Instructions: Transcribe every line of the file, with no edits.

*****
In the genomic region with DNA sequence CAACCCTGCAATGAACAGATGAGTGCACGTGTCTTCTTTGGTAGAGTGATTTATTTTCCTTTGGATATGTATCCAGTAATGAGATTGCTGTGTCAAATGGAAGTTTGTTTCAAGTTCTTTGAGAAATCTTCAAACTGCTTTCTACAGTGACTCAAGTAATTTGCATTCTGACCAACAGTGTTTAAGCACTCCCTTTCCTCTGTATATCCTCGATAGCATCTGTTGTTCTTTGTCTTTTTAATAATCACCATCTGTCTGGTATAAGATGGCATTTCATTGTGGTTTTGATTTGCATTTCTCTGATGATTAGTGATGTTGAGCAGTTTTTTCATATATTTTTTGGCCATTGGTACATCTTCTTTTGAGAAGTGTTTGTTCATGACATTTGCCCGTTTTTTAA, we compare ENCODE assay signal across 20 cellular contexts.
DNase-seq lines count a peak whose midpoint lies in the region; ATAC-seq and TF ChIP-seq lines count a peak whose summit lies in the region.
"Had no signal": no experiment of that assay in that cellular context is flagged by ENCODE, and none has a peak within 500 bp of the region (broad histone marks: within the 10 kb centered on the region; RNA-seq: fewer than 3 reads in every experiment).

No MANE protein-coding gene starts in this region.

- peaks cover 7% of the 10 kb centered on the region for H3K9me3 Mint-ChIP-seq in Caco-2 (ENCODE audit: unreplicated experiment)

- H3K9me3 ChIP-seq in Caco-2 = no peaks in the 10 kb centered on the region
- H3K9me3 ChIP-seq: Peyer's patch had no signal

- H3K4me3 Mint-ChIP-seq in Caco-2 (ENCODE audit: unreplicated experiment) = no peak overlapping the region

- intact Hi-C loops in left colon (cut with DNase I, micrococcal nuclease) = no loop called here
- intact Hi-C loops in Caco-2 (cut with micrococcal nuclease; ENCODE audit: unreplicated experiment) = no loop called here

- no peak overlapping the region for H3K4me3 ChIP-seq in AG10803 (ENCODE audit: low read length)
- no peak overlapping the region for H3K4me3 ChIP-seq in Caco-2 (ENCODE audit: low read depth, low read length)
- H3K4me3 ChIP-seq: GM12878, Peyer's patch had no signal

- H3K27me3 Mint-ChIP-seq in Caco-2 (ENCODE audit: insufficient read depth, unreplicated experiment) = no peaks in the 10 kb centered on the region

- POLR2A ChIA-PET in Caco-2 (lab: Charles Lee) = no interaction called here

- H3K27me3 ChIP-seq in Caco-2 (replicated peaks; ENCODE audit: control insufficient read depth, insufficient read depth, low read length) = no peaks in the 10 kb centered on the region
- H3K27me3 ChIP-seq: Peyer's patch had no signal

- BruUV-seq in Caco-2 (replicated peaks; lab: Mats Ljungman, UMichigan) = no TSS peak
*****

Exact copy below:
In the genomic region with DNA sequence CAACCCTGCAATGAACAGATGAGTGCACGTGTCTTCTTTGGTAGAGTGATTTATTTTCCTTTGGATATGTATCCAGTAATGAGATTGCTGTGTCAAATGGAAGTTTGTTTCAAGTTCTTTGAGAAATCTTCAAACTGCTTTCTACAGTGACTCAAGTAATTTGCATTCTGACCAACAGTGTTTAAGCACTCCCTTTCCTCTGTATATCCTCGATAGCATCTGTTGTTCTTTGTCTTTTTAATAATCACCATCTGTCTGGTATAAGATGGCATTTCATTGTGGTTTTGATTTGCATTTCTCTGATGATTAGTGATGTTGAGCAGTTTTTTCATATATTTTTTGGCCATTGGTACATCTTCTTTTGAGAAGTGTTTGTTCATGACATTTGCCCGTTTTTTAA, we compare ENCODE assay signal across 20 cellular contexts.
DNase-seq lines count a peak whose midpoint lies in the region; ATAC-seq and TF ChIP-seq lines count a peak whose summit lies in the region.
"Had no signal": no experiment of that assay in that cellular context is flagged by ENCODE, and none has a peak within 500 bp of the region (broad histone marks: within the 10 kb centered on the region; RNA-seq: fewer than 3 reads in every experiment).

No MANE protein-coding gene starts in this region.

- peaks cover 7% of the 10 kb centered on the region for H3K9me3 Mint-ChIP-seq in Caco-2 (ENCODE audit: unreplicated experiment)

- H3K9me3 ChIP-seq in Caco-2 = no peaks in the 10 kb centered on the region
- H3K9me3 ChIP-seq: Peyer's patch had no signal

- H3K4me3 Mint-ChIP-seq in Caco-2 (ENCODE audit: unreplicated experiment) = no peak overlapping the region

- intact Hi-C loops in left colon (cut with DNase I, micrococcal nuclease) = no loop called here
- intact Hi-C loops in Caco-2 (cut with micrococcal nuclease; ENCODE audit: unreplicated experiment) = no loop called here

- no peak overlapping the region for H3K4me3 ChIP-seq in AG10803 (ENCODE audit: low read length)
- no peak overlapping the region for H3K4me3 ChIP-seq in Caco-2 (ENCODE audit: low read depth, low read length)
- H3K4me3 ChIP-seq: GM12878, Peyer's patch had no signal

- H3K27me3 Mint-ChIP-seq in Caco-2 (ENCODE audit: insufficient read depth, unreplicated experiment) = no peaks in the 10 kb centered on the region

- POLR2A ChIA-PET in Caco-2 (lab: Charles Lee) = no interaction called here

- H3K27me3 ChIP-seq in Caco-2 (replicated peaks; ENCODE audit: control insufficient read depth, insufficient read depth, low read length) = no peaks in the 10 kb centered on the region
- H3K27me3 ChIP-seq: Peyer's patch had no signal

- BruUV-seq in Caco-2 (replicated peaks; lab: Mats Ljungman, UMichigan) = no TSS peak